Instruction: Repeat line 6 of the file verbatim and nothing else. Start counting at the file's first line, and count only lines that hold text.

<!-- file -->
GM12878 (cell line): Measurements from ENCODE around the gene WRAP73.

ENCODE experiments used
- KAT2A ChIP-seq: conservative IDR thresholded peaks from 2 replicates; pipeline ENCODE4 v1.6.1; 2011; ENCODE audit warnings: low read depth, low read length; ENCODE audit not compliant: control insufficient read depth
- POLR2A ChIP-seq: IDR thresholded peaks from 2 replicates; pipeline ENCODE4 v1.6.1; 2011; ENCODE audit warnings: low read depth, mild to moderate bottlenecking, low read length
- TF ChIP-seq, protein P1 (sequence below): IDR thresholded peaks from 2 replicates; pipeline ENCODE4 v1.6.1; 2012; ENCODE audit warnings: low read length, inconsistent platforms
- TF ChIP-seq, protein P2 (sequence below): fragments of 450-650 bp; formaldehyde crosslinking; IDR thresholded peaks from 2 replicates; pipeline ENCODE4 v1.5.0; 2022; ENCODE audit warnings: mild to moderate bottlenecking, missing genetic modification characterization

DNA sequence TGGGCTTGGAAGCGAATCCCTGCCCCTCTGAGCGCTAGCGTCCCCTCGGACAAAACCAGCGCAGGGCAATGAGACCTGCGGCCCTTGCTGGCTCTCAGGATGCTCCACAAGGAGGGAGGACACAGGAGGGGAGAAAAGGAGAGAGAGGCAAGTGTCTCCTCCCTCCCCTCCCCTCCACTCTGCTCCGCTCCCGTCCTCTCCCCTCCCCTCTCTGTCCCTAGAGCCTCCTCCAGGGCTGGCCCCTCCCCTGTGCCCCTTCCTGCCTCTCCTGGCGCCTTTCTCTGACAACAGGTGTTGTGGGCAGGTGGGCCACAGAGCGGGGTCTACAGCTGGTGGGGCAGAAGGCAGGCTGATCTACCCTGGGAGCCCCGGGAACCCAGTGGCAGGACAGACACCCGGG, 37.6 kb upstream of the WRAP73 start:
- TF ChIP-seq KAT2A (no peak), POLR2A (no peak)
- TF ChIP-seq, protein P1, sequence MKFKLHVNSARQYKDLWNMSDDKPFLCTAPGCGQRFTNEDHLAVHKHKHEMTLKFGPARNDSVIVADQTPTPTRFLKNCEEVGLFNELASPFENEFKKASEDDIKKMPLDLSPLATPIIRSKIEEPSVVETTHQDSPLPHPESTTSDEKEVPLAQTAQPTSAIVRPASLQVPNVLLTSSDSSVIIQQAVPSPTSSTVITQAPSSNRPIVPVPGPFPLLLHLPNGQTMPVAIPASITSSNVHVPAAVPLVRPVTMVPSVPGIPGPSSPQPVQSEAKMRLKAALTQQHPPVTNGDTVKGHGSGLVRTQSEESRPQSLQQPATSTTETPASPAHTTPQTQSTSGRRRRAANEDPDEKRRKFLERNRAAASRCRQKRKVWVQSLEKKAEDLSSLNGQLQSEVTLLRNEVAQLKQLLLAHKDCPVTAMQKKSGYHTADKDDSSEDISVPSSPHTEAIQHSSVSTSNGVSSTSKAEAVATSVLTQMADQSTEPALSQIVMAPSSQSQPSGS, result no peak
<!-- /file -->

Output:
- TF ChIP-seq, protein P2 (sequence below): fragments of 450-650 bp; formaldehyde crosslinking; IDR thresholded peaks from 2 replicates; pipeline ENCODE4 v1.5.0; 2022; ENCODE audit warnings: mild to moderate bottlenecking, missing genetic modification characterization